Tens of thousands of drone (无人机)owners will have to register their devices for the first time under regulations designed to safeguard privacy.
Rules introduced yesterday require all drones that are fitted with cameras to be logged with the Civil Aviation Authority (CAA). Anyone who fails to do so faces being taken to court and fined up to £1,000. Drones heavier than 250g already have to be registered with the CAA, which costs £9 and must be renewed annually, but the new measures extend this requirement to all devices, including the lightweight models that are used by hobbyist pilots.
The move comes after sharp rise in the number of drones bought by enthusiasts or those operating them for commercial reasons, such as to inspect infrastructure or for photography and filming.
However, the rise has prompted concerns over privacy, with fears that drones are being used to spy on private residences and other buildings. It has also led to an increase in the number of near-misses between drones and other aircraft, including commercial passenger jets. The latest figures show 531 near-misses involving drones were logged in the past decade, including 125 recorded in 2019.
By law drones are supposed to be operated within an operator's line of sight. They have to remain below an altitude of 400ft to avoid interfering with aircraft and flown at least 164ft away from people and buildings. The government has already toughened up regulations in recent years. This includes requiring all operators to pass an online test before being allowed to fly devices. Other changes to the regulations include allowing drones that weigh up to 25kg to be operated, compared with a previous limit of 20kg.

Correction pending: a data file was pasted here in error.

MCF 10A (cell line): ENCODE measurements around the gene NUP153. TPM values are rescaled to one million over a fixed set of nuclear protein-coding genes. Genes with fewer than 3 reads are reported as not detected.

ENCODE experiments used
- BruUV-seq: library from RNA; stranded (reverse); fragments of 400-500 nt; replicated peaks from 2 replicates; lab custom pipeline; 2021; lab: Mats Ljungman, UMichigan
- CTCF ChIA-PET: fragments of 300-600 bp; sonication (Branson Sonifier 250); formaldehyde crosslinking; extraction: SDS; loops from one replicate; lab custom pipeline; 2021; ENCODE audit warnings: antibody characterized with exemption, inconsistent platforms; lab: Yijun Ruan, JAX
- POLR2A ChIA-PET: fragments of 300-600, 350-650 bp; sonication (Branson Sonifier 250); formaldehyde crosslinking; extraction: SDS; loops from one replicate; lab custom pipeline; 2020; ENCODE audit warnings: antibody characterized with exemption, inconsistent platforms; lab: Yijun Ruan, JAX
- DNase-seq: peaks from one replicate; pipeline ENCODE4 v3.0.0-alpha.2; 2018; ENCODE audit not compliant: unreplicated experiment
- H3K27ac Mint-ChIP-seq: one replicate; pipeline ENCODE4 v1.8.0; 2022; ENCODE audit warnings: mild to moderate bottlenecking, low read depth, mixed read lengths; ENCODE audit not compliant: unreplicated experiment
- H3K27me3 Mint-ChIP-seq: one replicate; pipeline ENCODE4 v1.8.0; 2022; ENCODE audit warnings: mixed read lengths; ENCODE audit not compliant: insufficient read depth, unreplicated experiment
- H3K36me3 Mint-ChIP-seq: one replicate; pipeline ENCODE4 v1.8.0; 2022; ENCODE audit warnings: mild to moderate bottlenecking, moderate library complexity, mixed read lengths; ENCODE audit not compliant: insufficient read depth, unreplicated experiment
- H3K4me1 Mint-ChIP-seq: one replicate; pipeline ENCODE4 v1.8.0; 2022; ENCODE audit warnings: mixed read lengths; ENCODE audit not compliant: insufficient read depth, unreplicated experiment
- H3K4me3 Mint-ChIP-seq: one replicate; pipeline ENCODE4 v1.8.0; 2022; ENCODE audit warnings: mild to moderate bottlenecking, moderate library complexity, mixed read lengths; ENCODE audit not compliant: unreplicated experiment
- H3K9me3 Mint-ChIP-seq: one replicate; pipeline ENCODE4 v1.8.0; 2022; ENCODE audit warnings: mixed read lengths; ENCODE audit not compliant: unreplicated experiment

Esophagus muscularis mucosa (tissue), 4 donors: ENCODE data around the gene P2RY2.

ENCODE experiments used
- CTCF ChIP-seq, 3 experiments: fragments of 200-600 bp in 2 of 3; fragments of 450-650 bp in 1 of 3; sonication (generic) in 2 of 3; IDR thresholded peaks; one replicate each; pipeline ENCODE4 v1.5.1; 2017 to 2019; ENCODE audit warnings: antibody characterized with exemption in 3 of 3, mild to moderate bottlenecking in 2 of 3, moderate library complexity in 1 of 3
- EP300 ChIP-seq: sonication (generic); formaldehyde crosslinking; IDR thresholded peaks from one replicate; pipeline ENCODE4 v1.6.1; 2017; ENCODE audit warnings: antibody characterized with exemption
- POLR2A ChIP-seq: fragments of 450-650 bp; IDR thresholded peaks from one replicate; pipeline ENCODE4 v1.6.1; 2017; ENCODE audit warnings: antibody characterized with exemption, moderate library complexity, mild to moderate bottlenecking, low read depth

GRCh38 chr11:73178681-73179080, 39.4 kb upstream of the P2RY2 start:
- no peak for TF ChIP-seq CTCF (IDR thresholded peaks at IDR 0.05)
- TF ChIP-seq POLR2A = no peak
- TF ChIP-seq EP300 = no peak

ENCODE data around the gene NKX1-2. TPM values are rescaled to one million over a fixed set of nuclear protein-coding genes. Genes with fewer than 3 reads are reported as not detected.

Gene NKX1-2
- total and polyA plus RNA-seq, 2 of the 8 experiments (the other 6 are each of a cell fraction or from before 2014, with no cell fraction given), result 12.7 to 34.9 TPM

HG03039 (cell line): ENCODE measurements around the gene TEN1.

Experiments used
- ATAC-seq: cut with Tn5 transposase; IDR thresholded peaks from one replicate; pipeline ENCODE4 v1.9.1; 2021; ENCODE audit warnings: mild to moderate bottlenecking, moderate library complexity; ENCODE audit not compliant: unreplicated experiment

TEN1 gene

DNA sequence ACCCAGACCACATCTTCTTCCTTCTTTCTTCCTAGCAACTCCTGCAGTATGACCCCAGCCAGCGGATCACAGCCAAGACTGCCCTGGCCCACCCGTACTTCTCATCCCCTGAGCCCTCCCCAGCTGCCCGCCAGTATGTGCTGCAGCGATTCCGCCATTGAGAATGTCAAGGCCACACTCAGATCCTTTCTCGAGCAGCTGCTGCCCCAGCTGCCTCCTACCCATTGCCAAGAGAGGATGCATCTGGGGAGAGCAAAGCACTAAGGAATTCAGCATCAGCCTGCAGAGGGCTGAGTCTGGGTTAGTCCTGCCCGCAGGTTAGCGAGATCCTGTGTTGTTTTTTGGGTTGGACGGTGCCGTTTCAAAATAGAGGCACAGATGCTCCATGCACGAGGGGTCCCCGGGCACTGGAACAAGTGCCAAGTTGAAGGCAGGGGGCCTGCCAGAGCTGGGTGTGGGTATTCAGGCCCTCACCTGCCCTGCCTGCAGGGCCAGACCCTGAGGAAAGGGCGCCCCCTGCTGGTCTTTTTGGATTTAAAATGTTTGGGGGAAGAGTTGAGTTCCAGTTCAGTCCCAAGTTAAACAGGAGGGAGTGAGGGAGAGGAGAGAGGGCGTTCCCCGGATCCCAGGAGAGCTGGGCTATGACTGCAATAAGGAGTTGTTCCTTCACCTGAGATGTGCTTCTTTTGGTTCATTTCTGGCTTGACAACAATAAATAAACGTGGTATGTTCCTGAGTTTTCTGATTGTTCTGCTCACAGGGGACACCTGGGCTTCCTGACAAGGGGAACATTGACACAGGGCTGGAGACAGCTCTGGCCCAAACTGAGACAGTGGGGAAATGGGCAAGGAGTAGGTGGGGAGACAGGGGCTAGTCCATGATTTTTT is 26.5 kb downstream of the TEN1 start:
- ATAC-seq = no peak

Devices will also fall into three new categories of risk --high, medium and low -- depending on how they will be flown. Low-risk drones, including those typically used by hobbyists, will have operational limitations but will not need authorisation （授权）for flights. Authorisation is needed for larger medium-risk and high-risk drone flights, which are typically carried out in more complex environments, including those beyond the operator's line of sight, which is banned under normal circumstances.
Christian Struwe, the director of public policy, said of the new regulation: "It simplifies different processes and allows customers to travel from country to country without having to worry about different rules in different foreign locations"
The other day I was shopping at the local Chinese grocery store. There was a line at the fish counter, but only one staff person was there to take care of the customers. Some customers ordered quite an amount of fish for that staff person to work on. At last I was the second in line. All I wanted was a couple of crabs and should get out of there in no time.
Noticing it was very busy at the fish counter, another staff person came over to help. I was ready to be served, but the staff person went to the end of the line and began to help a couple of ladies with snail (蜗牛). The customers in front of me, being served, turned around and looked at me sympathetically and the customer behind me called to the staff person, “You should start here,” pointing at me. He was, well, ignored.
If someone asked me, "What is the most important rule to follow in America?" I would reply without hesitation. "Wait your turn at all times." Wherever you go here in this country, you will find people waiting in a line quietly to get anything: whether in the supermarkets, department stores, bus stops, or gas stations, it's just a matter of waiting your turn. In a larger sense, "wait your turn" is more than just a guideline — it is a very basic rule that reflects the fundamental value of the western cultures. But in some situations your turn does not always come based on when you get there and how long you have waited in line, just like my case at the store. Even though this did not often happen, it did make me feel upset.